On higher education’s draw towards technology, Dr Zimmerman says, “There have always been efforts to make teaching more efficient by reducing costs.” This is evident in the controversial flipped model adopted by the Math Department for calculus classes, which have seen declining reviews and has continued in-person despite pushback. While open to the idea of flipped learning, Dr. Zimmerman points out that its effectiveness depends on everything from the quality of the videos to the way that they are discussed in class. He stresses that “If, in fact, we've introduced this innovation, and we're not making any sustained research effort to discover if it works, that is scandalous and unacceptable.”
So what’s the solution? Should we stop using tech? Should we ban computers? No. Diminishing returns simply means that as you keep using more of a good thing, it becomes less and less good, and at some point can become harmful. We don’t have to stop using technology, we just need to critically evaluate how and how much we use it.
For communication, the solution is standardization to Email + X, where X is any other platform. I’d recommend Canvas but it could be anything as long as it’s one thing. That way, instead of sifting through tons of emails, students can just consistently check one. For thousands of years, whether by writing on scrolls, or succinctly ending phone calls to save on expensive fees, humans have adapted their communication to the medium available to us. The internet has provided us with thousands of options to choose from and many of these can be excellent. But just like calling someone that doesn’t have a phone, making students use unfamiliar proprietary platforms just ensures that they won’t pick up.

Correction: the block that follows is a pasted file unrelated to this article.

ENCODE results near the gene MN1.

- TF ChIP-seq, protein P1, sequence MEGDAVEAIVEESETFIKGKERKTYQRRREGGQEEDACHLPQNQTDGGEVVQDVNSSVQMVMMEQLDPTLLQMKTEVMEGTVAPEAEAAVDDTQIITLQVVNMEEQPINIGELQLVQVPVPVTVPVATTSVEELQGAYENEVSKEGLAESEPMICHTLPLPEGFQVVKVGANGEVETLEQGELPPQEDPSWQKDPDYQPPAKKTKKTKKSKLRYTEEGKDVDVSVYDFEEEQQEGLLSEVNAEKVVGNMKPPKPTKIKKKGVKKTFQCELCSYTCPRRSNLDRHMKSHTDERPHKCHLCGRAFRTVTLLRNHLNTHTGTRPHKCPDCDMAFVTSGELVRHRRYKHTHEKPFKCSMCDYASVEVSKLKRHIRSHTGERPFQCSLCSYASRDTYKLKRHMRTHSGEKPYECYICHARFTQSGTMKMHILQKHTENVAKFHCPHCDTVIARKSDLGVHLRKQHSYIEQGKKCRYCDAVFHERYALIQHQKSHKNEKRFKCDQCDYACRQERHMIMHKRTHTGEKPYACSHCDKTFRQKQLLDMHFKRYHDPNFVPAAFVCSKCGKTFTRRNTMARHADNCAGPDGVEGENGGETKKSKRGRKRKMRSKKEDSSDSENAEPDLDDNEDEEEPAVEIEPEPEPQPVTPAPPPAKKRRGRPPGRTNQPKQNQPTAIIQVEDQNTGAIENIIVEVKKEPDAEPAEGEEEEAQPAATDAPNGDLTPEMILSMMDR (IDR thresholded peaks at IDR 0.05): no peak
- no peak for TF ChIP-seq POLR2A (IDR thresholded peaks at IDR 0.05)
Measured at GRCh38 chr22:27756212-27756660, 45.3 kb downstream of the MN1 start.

Fixing teaching, however, is more complicated. Professors need to realize that there is a good reason that teaching has stayed relatively the same for a thousand years. They need to more readily question whether their use of technology is necessary, evaluating whether their PowerPoints simply repeat or actually add on to what they say, whether they really need that extra bullet, and whether the class would better understand that example if it was written down step by step.
YAJJAT (JAY) SEKHSARIA is a College and Engineering first year studying physics and electrical engineering from Mumbai, India. His email is firstname.lastname@example.org.